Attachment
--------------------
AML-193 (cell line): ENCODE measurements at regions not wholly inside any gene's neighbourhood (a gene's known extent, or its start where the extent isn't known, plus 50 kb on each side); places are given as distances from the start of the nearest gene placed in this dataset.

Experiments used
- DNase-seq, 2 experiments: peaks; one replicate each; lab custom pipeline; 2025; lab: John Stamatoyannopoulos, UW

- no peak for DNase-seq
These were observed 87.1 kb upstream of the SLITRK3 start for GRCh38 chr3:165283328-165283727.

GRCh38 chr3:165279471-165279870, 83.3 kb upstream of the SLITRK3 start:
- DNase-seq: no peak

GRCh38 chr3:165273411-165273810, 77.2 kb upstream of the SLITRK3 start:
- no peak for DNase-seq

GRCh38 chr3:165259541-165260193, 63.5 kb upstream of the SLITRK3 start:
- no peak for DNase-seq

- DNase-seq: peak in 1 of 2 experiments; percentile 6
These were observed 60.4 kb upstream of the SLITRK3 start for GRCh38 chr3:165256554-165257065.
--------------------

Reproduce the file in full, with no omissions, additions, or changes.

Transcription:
AML-193 (cell line): ENCODE measurements at regions not wholly inside any gene's neighbourhood (a gene's known extent, or its start where the extent isn't known, plus 50 kb on each side); places are given as distances from the start of the nearest gene placed in this dataset.

Experiments used
- DNase-seq, 2 experiments: peaks; one replicate each; lab custom pipeline; 2025; lab: John Stamatoyannopoulos, UW

- no peak for DNase-seq
These were observed 87.1 kb upstream of the SLITRK3 start for GRCh38 chr3:165283328-165283727.

GRCh38 chr3:165279471-165279870, 83.3 kb upstream of the SLITRK3 start:
- DNase-seq: no peak

GRCh38 chr3:165273411-165273810, 77.2 kb upstream of the SLITRK3 start:
- no peak for DNase-seq

GRCh38 chr3:165259541-165260193, 63.5 kb upstream of the SLITRK3 start:
- no peak for DNase-seq

- DNase-seq: peak in 1 of 2 experiments; percentile 6
These were observed 60.4 kb upstream of the SLITRK3 start for GRCh38 chr3:165256554-165257065.